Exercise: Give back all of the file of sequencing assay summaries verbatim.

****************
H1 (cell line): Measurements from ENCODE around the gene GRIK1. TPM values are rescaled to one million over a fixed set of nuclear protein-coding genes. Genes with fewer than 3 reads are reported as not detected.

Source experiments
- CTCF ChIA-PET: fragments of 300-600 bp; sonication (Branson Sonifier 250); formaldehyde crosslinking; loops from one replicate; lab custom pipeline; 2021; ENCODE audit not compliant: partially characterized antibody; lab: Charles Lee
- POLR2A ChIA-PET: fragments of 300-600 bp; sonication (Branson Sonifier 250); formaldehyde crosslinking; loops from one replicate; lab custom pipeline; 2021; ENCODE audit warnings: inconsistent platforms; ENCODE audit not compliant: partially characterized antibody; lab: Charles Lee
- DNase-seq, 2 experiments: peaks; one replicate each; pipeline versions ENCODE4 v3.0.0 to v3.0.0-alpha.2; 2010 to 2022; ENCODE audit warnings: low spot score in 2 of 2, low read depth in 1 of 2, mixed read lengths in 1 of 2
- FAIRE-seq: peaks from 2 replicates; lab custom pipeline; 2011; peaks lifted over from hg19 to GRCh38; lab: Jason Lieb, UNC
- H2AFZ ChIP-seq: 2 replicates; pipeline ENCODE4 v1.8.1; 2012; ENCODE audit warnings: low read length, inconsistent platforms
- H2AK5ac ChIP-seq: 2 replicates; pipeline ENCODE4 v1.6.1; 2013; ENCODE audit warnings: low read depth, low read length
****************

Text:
H1 (cell line): Measurements from ENCODE around the gene GRIK1. TPM values are rescaled to one million over a fixed set of nuclear protein-coding genes. Genes with fewer than 3 reads are reported as not detected.

Source experiments
- CTCF ChIA-PET: fragments of 300-600 bp; sonication (Branson Sonifier 250); formaldehyde crosslinking; loops from one replicate; lab custom pipeline; 2021; ENCODE audit not compliant: partially characterized antibody; lab: Charles Lee
- POLR2A ChIA-PET: fragments of 300-600 bp; sonication (Branson Sonifier 250); formaldehyde crosslinking; loops from one replicate; lab custom pipeline; 2021; ENCODE audit warnings: inconsistent platforms; ENCODE audit not compliant: partially characterized antibody; lab: Charles Lee
- DNase-seq, 2 experiments: peaks; one replicate each; pipeline versions ENCODE4 v3.0.0 to v3.0.0-alpha.2; 2010 to 2022; ENCODE audit warnings: low spot score in 2 of 2, low read depth in 1 of 2, mixed read lengths in 1 of 2
- FAIRE-seq: peaks from 2 replicates; lab custom pipeline; 2011; peaks lifted over from hg19 to GRCh38; lab: Jason Lieb, UNC
- H2AFZ ChIP-seq: 2 replicates; pipeline ENCODE4 v1.8.1; 2012; ENCODE audit warnings: low read length, inconsistent platforms
- H2AK5ac ChIP-seq: 2 replicates; pipeline ENCODE4 v1.6.1; 2013; ENCODE audit warnings: low read depth, low read length